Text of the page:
Histology

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Histology by Mind Map: Histology

1. TRAN PHAM

2. Epithelial Tissue

2.1. Stratified

2.1.1. Squamous Epithelium

2.1.1.1. location

2.1.1.1.1. Nonkeratinized type forms the moist linings of the esophagus, mouth, and vagina; keratinized variety forms the epidermis of the skin, a dry membrane.

2.1.1.2. structure

2.1.1.2.1. Multiple layers, basal cells are cuboidal or columnar and metabolically active; surface cells are flattened (squamous); in the keratinized type, the surface cells are full of keratin and dead; basal cells are active in mitosis and produce the cells of the more superficial layers

2.1.1.3. function

2.1.1.3.1. Provide physical protection against abrasion, pathogens, and chemical attacks.

2.1.2. Cuboidal epithelium

2.1.2.1. location

2.1.2.1.1. Largest ducts of sweat glands, mammary glands, and salivary glands.

2.1.2.2. structure

2.1.2.2.1. Multiple layers, generally two layers of cube-like cells.

2.1.2.3. function

2.1.2.3.1. Protection, secretion, absorption

2.1.3. Columnar epithelium

2.1.3.1. location

2.1.3.1.1. Rare in the body; small amounts in male urethra and in large ducts of some glands.

2.1.3.2. structure

2.1.3.2.1. Multiple layers, basal cells usually cuboidal; superficial cells elongated and columnar.

2.1.3.3. function

2.1.3.3.1. Protection; secretion

2.1.4. Transitional epithelium

2.1.4.1. location

2.1.4.1.1. Lines the ureters, urinary bladder, and part of the urethra; renal pelvis.

2.1.4.2. structure

2.1.4.2.1. Resembles both stratified Squamous and stratified cuboidal; basal cells cuboidal or columnar: surface cells dome shaped or squamous-like, depending on degree of organ stretch.

2.1.4.3. function

2.1.4.3.1. Stretches readily and permits distension of urinary organ by contained urine

2.2. Simple

2.2.1. Squamous Epithelium

2.2.1.1. location

2.2.1.1.1. kidney glomeruli, air sacs of lungs; lining of heart; blood vessels; lining of ventral body cavity

2.2.1.2. structure

2.2.1.2.1. Single layer, disc-shaped central nuclei and sparse cytoplasm, thin, flat

2.2.1.3. function

2.2.1.3.1. Reduces friction; controls vessel permeability, performs absorption and secretion.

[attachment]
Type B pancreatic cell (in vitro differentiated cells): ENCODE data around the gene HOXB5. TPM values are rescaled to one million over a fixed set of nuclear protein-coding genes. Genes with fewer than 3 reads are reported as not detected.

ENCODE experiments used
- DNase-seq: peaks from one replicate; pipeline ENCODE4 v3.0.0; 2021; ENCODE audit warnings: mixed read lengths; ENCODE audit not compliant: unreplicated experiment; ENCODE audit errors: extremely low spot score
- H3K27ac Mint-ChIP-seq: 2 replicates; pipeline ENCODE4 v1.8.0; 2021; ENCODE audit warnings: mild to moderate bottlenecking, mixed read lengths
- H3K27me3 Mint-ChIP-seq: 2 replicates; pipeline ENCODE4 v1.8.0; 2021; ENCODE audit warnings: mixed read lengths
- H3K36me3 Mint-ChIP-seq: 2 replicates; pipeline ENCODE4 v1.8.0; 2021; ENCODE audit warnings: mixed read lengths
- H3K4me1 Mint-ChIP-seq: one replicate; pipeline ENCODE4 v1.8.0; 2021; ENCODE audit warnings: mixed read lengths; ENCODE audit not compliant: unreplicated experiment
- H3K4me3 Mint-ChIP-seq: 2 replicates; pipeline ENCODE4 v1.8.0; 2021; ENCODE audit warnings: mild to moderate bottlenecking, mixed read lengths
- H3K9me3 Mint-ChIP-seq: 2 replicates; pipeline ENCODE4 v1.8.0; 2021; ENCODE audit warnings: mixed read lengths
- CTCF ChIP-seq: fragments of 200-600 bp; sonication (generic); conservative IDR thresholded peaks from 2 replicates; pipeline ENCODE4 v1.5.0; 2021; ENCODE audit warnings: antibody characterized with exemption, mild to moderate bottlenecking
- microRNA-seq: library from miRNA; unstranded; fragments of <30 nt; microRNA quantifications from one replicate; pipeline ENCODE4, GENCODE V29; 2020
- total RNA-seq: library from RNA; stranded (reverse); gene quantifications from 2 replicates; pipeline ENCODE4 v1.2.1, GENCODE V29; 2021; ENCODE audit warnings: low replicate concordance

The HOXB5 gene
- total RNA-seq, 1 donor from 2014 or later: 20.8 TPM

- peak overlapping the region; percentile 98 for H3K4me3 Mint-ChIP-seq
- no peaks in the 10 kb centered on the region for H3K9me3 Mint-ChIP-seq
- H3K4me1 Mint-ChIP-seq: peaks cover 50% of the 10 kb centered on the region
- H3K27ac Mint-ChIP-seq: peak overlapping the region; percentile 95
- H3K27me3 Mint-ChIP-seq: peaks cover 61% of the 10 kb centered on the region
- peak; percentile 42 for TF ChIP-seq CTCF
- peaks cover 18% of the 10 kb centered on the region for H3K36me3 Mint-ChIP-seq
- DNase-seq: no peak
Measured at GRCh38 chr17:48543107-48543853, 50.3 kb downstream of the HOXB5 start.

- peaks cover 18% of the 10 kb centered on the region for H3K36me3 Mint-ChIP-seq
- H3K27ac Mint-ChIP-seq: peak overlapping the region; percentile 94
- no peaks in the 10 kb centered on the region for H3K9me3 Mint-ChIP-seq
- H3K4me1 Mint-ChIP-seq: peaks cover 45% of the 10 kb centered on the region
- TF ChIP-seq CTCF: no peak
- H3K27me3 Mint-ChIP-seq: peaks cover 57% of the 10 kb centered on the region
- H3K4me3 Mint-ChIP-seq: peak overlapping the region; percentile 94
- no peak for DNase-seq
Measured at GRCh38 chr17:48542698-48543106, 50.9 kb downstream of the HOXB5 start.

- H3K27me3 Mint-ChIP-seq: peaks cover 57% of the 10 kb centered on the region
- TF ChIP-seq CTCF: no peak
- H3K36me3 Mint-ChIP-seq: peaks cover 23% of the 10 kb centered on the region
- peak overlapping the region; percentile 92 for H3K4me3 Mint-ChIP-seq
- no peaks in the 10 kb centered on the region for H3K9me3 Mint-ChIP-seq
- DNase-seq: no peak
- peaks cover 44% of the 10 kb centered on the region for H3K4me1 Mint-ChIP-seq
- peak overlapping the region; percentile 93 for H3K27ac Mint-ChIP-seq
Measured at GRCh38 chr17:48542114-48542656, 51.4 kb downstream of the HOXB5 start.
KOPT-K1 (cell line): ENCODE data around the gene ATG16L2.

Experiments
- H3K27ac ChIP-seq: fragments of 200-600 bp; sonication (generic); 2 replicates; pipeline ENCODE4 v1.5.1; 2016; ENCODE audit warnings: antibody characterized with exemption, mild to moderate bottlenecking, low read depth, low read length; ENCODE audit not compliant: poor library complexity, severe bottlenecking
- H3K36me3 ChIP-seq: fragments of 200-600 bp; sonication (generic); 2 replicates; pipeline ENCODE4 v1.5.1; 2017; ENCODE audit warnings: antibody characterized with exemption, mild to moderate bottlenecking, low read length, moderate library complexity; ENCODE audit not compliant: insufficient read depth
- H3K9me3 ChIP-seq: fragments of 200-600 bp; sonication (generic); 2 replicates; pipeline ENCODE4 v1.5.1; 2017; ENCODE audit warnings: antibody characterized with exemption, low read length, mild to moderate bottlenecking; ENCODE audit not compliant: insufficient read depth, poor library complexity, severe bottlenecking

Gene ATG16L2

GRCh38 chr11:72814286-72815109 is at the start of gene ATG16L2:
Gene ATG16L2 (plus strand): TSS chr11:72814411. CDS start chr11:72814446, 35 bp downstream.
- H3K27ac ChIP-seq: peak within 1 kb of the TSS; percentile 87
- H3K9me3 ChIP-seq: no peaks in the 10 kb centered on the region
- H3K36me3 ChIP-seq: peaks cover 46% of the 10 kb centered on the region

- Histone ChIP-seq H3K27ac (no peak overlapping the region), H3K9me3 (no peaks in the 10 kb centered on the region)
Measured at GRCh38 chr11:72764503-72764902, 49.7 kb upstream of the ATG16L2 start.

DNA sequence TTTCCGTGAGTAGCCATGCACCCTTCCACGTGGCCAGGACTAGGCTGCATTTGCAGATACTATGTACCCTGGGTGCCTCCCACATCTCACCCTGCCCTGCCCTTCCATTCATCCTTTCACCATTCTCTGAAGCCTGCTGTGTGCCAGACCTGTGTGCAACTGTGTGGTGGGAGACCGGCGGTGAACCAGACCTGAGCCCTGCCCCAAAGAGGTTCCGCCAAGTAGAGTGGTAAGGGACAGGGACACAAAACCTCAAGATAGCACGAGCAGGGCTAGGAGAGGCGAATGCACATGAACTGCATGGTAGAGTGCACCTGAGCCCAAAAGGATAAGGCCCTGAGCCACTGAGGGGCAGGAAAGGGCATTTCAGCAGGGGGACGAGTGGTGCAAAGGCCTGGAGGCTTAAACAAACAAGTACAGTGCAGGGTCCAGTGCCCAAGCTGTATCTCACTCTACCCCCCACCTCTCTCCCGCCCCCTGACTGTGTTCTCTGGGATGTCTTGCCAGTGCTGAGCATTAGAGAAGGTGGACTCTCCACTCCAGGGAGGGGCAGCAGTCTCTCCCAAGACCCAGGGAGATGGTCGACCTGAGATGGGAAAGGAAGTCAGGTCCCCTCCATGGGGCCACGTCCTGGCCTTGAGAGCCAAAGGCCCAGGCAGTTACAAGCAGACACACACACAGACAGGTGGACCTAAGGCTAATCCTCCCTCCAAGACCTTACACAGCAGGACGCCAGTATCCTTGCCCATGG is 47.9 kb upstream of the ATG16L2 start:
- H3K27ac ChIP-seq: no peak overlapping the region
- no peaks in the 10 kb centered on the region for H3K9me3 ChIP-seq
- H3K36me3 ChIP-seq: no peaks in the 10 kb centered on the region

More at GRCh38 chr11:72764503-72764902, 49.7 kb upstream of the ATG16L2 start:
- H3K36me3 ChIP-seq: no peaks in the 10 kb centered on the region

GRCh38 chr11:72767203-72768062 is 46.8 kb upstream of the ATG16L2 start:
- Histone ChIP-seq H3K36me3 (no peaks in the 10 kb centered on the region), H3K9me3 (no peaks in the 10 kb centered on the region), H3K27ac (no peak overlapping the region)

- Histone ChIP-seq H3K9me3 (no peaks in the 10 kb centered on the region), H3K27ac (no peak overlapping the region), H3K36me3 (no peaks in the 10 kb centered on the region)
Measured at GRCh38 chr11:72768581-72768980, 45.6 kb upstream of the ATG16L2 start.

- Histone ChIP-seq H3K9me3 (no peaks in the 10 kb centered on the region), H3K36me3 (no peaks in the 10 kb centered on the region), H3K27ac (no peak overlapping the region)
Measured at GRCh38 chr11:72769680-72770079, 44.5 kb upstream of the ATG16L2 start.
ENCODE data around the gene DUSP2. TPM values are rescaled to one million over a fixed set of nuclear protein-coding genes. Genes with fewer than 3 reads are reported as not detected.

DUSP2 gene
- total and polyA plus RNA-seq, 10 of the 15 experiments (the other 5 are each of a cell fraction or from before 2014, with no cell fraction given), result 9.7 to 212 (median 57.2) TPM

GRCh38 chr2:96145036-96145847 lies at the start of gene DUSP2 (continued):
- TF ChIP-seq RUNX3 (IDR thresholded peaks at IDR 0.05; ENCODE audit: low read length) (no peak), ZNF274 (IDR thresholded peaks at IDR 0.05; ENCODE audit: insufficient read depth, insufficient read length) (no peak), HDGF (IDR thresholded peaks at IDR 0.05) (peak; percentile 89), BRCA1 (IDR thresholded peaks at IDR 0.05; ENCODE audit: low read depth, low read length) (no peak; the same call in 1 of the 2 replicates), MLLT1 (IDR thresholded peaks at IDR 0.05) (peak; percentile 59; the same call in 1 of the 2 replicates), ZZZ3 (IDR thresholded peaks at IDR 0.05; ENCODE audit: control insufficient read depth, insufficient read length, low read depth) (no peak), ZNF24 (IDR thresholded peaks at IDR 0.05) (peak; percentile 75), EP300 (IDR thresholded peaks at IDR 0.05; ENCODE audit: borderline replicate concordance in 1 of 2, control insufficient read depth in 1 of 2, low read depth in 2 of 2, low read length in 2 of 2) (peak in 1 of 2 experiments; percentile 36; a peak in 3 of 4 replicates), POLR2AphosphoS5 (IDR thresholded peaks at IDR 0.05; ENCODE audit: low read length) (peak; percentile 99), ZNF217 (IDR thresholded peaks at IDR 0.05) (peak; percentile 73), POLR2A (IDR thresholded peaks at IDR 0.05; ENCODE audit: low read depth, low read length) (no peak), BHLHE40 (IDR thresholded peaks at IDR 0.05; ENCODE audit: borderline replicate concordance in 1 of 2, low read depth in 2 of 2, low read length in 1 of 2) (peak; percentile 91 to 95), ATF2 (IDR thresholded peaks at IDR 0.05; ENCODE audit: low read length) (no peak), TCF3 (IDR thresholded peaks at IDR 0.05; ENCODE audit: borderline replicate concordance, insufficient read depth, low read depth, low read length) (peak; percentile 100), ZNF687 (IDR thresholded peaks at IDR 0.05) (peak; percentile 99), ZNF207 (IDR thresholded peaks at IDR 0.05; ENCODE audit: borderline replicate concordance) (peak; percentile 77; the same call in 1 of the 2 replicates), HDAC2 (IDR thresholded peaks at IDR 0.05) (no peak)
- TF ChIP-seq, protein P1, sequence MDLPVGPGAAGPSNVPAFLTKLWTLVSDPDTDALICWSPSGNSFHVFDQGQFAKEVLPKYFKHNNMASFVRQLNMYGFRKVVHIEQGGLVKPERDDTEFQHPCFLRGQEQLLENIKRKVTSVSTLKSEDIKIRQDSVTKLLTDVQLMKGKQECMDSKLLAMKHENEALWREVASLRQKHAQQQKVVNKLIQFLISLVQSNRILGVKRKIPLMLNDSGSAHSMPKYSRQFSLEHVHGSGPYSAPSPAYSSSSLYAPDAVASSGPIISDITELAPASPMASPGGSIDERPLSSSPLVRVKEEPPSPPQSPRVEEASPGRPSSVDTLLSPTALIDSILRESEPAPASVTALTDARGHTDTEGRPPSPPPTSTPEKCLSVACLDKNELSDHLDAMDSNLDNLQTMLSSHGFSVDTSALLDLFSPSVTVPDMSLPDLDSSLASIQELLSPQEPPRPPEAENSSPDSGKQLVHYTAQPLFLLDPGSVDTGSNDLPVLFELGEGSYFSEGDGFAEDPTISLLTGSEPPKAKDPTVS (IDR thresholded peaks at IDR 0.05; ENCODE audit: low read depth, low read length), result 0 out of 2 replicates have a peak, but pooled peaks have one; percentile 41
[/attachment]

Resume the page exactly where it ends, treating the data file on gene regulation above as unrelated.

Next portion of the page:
2.2.2. Cuboidal epithelium

2.2.2.1. location

2.2.2.1.1. Glands; ducts; portions of kidney tubules, thyroid gland, ovary surface

2.2.2.2. structure

2.2.2.2.1. Single layer, cube-like cells with large, spherical central nuclei.

2.2.2.3. function

2.2.2.3.1. Limited protection, secretion, absorption

2.2.3. Columnar epithelium

2.2.3.1. location

2.2.3.1.1. Nonciliated type lines most of the digestive tract (stomach to anal canal), gallbladder, and excretory ducts of some glands; ciliated variety lines small bronchi, uterine tubes, and some regions of the uterus.

2.2.3.2. structure

2.2.3.2.1. Single layer, tall cells with round to oval nuclei; some cells bear cilia; layer may contain mucus-secreting unicellular glands (goblet cells).

2.2.3.3. function

2.2.3.3.1. Protection, secretion of mucus, enzymes, and other substances ciliated type propels mucus (or reproductive cells) by ciliary action, absorption.

2.2.4. Pseudostratified columnar

2.2.4.1. location

2.2.4.1.1. Lining of nasal cavity, trachea, and bronchi; nonciliated type in male's sperm-carrying ducts and ducts of large glands; ciliated variety lines the trachea, most of the upper respiratory tract.

2.2.4.2. structure

2.2.4.2.1. Single layer of cells of differing heights, some not reaching the free surface; nuclei seen at different levels; may contain mucus-secreting cells and bear cilia.

2.2.4.3. function

2.2.4.3.1. Protection, secretion, particularly of mucus; propulsion of mucus by ciliary action.

3. Nervous Tissue

3.1. location

3.1.1. Brain, spinal cord, and nerves

3.2. structure

3.2.1. Neurons are branching cells; cell processes that may be quite long extend from the nucleus-containing cell body; also contributing to nervous tissue are nonirritable supporting cells (not illustrated)

3.3. function

3.3.1. Transmit electrical signals from sensory receptors and to effectors (muscles and glands) which control their activity.

4. Muscle Tissue

4.1. Skeletal muscle

4.1.1. location

4.1.1.1. In skeletal muscles attached to bones or occasionally to skin.

4.1.2. structure

4.1.2.1. Long, cylindrical, multinucleate cells; obvious striations

4.1.3. function

4.1.3.1. Voluntary movement; locomotion; manipulation of the environment; facial expression; voluntary control

4.2. Cardiac muscle

4.2.1. location

4.2.1.1. The walls of the heart.

4.2.2. structure

4.2.2.1. Branching, striated, generally uninucleate cells that interdigitate at specialized junctions (intercalated discs)

4.2.3. function

4.2.3.1. As it contracts, it propels blood into the circulation; involuntary control.

4.3. Smooth muscle

4.3.1. location

4.3.1.1. Mostly in the walls of hollow organs.

4.3.2. structure